Hearing and Feeling the Cries of the World

War and Suffering

Breathing in, we allow ourselves to feel the inevitable suffering that occurs in this life.  

Our heart’s natural response to this suffering, while breathing out, is compassion.  

We breathe in the pain and suffering of this world like a dark cloud, letting it pass through our hearts. Rather than bracing ourselves against this pain and suffering, we can let it strengthen our sense of belonging and interdependence within the larger web of being.  

Avalokiteshvara (Chenrezig) is the Bodhisattva of Universal Compassion. His name means “One Who Hears the Cries of the World.” Long ago he vowed not to return to Nirvana until all living beings had been liberated from suffering. Avalokiteshvara listens to and feels the pain and suffering of the world. He breathes in, receiving the cries and anguish of the world and responds with the greatest care and compassion.  

In Buddhism, the traditional vow made by the Bodhisattva is to alleviate the suffering of all sentient beings.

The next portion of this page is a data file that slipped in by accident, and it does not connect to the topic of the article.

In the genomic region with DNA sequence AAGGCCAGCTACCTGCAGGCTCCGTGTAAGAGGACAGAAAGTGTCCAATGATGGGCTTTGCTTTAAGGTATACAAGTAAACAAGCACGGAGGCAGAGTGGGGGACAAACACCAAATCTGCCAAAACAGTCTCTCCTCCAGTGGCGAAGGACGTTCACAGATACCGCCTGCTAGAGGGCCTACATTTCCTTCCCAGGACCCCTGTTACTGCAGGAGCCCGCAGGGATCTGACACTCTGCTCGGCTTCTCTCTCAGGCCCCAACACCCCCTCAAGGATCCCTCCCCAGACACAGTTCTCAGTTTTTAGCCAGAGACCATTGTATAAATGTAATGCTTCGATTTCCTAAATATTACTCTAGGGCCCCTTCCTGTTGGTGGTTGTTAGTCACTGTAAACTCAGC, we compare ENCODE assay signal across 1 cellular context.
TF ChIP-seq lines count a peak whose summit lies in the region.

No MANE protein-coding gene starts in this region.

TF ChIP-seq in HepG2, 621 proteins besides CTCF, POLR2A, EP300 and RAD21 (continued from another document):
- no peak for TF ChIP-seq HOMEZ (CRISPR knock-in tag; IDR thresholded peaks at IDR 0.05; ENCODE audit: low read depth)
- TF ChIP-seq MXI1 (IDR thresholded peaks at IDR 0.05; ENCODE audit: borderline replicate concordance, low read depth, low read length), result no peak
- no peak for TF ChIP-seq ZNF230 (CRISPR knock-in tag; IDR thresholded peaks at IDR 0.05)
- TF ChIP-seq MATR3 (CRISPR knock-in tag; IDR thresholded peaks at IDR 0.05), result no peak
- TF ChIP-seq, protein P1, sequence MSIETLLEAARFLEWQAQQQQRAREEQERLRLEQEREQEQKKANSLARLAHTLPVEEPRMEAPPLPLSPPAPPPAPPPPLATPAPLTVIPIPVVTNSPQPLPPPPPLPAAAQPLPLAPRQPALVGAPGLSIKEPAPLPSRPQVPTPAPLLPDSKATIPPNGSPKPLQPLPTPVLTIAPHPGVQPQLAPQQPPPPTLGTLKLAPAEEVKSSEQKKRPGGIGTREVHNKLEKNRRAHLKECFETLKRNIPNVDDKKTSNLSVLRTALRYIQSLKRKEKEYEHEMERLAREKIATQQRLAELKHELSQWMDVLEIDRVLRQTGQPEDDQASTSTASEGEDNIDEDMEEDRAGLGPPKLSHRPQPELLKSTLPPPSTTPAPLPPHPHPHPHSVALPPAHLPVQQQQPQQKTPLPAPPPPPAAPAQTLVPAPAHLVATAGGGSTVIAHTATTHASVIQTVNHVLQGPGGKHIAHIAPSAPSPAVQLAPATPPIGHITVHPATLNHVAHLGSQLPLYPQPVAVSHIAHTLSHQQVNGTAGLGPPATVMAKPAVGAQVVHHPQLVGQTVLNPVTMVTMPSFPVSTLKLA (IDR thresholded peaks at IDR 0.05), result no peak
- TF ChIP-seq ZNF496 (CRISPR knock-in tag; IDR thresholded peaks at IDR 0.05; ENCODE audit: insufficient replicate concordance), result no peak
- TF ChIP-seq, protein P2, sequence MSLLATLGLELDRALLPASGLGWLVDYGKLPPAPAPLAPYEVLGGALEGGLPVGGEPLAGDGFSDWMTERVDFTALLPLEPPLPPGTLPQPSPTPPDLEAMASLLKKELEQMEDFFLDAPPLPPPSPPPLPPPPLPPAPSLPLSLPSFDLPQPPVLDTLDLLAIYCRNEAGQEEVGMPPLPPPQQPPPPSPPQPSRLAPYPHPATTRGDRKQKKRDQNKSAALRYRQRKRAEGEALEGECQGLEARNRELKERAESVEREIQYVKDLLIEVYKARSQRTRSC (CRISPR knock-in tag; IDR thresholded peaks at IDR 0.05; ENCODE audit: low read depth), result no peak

The path of the Bodhisattva is to remember our belonging and connection with all of life. When we know in our hearts that we are connected to the insects, animals, trees, the earth, and every living being, we do not cause harm or suffering to any of these parts of ourselves.  

Rather, we become sensitive and attuned to the cries of the world, and we learn to respond with wisdom and deep compassion. We develop the wish to free all beings from their suffering and its causes; we desire, more than anything, to bring them happiness and peace.  

Indeed, the practice of Tonglen is an excellent way for us to train our heart and mind so we too can develop universal compassion and help alleviate the suffering of all living beings.

 

Source : Used with permission from Neil Steven Cohen at Naljor Prison Dharma Service, PO Box 1177, Mount Shasta CA 96067. ( http://www.naljorprisondharmaservice.org/whatweoffer.htm)

Photo Credit: Intellimon Ltd.